Puppies can get infected with the virus when they are licking dirt off themselves during normal grooming or when they eat things off the ground. Whether a puppy becomes clinically ill with parvovirus after exposure depends on the number of virus particles the puppy is exposed to, whether the puppy has been adequately vaccinated for parvovirus prior to exposure, and how strong the puppy’s immune system is.
After infecting a puppy, parvovirus enters the puppy’s bone marrow and kills white blood cells which are needed to protect the puppy against disease. Then the parvovirus enters the puppy’s intestines and attacks the intestinal cells responsible for absorption of fluids and nutrients. This results in diarrhea and vomiting. The damage to the intestinal walls can allow bacteria to migrate through the intestinal walls into the rest of the body resulting in severe disease from bacterial toxins.
Rabies Vaccine – A Core Vaccine for Both Dogs and Cats:
In 2010, 303 cats and 69 dogs tested positive for rabies in the United States. According to the Centers for Disease Control (CDC), the number of rabies cases reported in cats is routinely three to four times that of rabies reported in dogs. The following map from the CDC shows the number of rabid dogs and cats reported in the United States in 2011:
Rabies virus is most commonly transmitted from the saliva of infected animals via bite wounds. The most common wildlife species that infect domestic animals in the United States are skunks, bats, raccoons, foxes, and coyotes.
The rabies virus travels from the site of the bite wound to the brain. After infecting the brain, the virus spreads to the salivary glands of the animal and that animal is then capable of transmitting the virus to other animals via bite wounds. At this point in the disease, the animal will begin to show clinical signs of rabies. At first the animal may show behavioral changes. Within a few days, paralysis of the throat and other muscles occurs and the animal may become unable to swallow and will therefore salivate profusely (“foaming at the mouth”). Once clinical signs have begun, there is no treatment available and the animal will die from eventual paralysis of the chest muscles necessary for breathing.
Core Vaccines for Cats:
The FVRCP vaccine is a combination vaccine that vaccinates cats for more than one disease.
The “FVR” in FVRCP stands for Feline Viral Rhinotracheitis (Feline Herpesvirus Type 1 (FHV-1)):
Feline Viral Rhinotracheitis is a highly contagious disease caused by Feline Herpesvirus Type 1 (FHV-1) and is one of the most common causes of upper respiratory infections in cats. FHV-1 can infect cats of all ages but kittens are most susceptible. Once a cat is infected with herpesvirus, the virus will remain in their body for the rest of their life and they will experience flare-ups of clinical disease from the herpesvirus when their immune system is compromised due to stress.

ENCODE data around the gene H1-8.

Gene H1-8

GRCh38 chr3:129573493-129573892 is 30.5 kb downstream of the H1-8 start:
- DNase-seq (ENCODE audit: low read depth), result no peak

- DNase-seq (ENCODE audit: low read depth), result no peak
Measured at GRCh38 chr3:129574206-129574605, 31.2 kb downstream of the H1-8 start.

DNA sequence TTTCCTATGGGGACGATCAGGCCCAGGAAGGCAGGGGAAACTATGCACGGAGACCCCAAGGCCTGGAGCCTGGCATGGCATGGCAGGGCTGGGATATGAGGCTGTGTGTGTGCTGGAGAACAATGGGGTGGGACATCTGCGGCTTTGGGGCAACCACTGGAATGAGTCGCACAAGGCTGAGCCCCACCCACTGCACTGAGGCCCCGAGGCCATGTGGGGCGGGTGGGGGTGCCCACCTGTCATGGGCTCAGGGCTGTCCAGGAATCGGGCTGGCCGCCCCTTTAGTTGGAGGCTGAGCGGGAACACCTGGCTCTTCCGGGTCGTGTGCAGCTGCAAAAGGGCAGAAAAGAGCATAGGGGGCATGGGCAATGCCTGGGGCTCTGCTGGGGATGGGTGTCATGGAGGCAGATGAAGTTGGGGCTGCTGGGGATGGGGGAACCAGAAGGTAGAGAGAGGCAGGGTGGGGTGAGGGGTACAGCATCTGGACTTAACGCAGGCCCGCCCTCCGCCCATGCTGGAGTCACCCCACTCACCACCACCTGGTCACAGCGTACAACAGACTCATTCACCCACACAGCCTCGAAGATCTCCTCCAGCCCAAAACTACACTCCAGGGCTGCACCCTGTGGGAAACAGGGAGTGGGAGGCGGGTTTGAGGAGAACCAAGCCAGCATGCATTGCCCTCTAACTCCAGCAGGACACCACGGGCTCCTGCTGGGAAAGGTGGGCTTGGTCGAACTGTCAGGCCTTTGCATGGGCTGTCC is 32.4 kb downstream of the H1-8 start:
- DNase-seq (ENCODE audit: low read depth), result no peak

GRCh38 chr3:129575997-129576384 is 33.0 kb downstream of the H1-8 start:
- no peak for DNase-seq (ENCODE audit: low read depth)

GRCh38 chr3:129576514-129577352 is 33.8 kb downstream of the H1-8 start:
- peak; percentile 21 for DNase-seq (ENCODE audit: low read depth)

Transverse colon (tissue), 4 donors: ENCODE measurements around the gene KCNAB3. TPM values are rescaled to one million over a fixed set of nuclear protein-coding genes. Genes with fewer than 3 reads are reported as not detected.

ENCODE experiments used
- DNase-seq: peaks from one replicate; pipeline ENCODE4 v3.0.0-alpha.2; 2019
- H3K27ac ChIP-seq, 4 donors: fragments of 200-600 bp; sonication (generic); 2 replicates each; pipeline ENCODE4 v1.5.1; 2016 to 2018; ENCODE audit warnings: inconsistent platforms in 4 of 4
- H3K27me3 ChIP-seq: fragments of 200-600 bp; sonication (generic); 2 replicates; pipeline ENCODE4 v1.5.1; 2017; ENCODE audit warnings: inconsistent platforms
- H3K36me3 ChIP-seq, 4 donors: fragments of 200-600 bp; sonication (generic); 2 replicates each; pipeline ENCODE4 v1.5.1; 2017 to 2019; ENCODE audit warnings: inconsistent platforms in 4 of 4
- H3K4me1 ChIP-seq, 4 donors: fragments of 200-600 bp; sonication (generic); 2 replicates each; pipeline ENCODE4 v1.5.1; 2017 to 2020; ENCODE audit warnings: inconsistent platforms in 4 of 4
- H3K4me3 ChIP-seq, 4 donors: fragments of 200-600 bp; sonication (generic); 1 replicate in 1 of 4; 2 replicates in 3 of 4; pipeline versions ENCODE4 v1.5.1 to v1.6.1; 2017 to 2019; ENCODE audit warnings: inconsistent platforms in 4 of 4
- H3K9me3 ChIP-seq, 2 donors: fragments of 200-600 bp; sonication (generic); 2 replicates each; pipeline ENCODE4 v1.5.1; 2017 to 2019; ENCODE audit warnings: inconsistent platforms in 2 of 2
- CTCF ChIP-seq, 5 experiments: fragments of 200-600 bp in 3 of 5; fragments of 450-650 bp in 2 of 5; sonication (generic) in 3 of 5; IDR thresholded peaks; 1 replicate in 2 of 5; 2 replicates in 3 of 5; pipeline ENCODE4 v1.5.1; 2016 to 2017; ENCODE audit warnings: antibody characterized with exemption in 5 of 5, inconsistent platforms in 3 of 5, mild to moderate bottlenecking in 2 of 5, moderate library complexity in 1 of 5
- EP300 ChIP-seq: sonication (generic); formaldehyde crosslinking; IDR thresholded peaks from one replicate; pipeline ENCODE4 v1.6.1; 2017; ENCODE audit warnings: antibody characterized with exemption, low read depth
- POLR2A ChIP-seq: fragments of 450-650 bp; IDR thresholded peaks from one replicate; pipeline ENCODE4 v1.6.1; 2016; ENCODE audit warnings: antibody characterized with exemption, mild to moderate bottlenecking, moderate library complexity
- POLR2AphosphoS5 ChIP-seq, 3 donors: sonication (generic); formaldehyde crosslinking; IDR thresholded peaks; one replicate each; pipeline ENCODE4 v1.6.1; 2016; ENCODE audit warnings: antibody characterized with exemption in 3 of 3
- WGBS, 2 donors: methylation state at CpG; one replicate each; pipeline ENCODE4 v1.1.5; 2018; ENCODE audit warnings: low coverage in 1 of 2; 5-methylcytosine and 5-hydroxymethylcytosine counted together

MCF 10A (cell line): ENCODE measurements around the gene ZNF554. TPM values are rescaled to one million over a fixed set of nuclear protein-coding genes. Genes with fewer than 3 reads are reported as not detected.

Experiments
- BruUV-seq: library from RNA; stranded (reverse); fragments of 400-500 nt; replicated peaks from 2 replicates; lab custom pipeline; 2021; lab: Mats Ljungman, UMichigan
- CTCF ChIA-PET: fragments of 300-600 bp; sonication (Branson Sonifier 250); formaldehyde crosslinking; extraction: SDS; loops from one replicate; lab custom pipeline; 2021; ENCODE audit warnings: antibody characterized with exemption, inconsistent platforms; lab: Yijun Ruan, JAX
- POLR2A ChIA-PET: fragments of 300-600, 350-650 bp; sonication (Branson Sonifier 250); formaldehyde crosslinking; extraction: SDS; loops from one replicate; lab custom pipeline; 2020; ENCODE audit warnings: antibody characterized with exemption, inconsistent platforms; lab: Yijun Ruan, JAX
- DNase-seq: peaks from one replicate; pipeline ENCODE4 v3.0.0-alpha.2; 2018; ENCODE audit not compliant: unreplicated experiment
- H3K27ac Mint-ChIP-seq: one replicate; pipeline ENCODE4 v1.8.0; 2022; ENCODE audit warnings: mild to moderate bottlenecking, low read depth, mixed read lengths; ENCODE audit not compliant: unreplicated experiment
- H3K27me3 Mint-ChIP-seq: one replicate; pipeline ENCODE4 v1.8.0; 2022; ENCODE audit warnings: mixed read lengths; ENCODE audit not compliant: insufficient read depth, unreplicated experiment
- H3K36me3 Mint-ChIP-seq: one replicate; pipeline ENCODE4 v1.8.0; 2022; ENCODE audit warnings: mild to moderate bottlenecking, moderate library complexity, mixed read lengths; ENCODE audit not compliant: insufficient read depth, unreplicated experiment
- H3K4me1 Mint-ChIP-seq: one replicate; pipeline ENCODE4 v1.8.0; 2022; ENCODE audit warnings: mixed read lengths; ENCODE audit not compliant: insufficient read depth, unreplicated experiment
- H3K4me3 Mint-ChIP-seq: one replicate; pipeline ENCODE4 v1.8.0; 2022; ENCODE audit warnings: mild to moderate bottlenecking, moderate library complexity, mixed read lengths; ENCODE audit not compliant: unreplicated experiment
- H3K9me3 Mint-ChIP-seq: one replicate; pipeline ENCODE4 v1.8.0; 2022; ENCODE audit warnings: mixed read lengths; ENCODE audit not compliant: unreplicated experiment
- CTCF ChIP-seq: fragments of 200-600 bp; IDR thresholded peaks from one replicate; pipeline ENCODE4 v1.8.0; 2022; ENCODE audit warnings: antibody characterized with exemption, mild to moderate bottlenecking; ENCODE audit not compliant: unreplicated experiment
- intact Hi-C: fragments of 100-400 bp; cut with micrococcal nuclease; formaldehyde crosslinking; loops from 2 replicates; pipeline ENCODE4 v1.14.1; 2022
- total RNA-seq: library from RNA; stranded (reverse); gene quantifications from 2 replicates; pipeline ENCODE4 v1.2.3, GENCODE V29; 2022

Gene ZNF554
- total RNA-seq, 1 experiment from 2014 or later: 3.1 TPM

Cats become infected with FHV-1 by direct contact with virus particles. Feline herpesvirus is present in saliva as well as eye and nasal discharges from infected cats. Cats can become infected by direct contact with an infected cat or with objects that have been contaminated with virus particles such as food and water dishes or litter boxes. Some cats that do not appear sick are carriers of the herpesvirus and may shed virus particles.
Infection with FHV-1 leads to signs of upper respiratory infection including sneezing episodes, discharge from the eyes and nose, conjunctivitis (inflammation of the tissues that line the eyelids), eye ulcers, nasal congestion, loss of appetite, fever, and lethargy.
The “C” in FVRCP stands for Calicivirus:
Calicivirus is a highly contagious disease that may be responsible for as many as half of all upper respiratory infections seen in cats. Cats of all ages are susceptible but clinical signs seem to be more severe in kittens.
Calicivirus is present in saliva as well as eye and nasal discharges from infected cats. Cats can become infected by direct contact with an infected cat or with objects that have been contaminated with virus particles such as food and water dishes or litter boxes. Some cats that do not appear sick are carriers of calicivirus and may shed virus particles.
Clinical signs of calicivirus infection include sneezing, nasal congestion, conjunctivitis, discharge from the eyes and nose, sudden lameness in one or more joints (this is seen more frequently in kittens and has been called “limping kitten syndrome”), loss of appetite, fever, lethargy, and ulcers on the tongue (see photo), roof of the mouth, gums, lips, or nose. Cats with ulcers in the mouth will usually drool a lot.
The “P” in FVRCP stands for Panleukopenia (Feline Distemper):
Panleukopenia is a very serious and potentially fatal disease caused by Feline Panleukopenia Virus. It is highly contagious among unvaccinated cats and kittens.
Panleukopenia virus is very hardy and widespread in the environment. It is most commonly transmitted when a susceptible cat or kitten’s mouth or nose contacts feces, urine, or saliva (especially feces) of infected cats or when their mouth or nose contacts contaminated objects such as food and water dishes or litter boxes.
Clinical signs may include depression, fever, loss of appetite, vomiting, diarrhea (which may be bloody), dehydration, and sudden death.
Making sure that your pet receives the proper vaccinations at the recommended times is a simple and yet very important way to help keep your pet healthy.
PLEASE SHARE: If you found this post interesting or helpful, please SHARE it on social media. Thank you!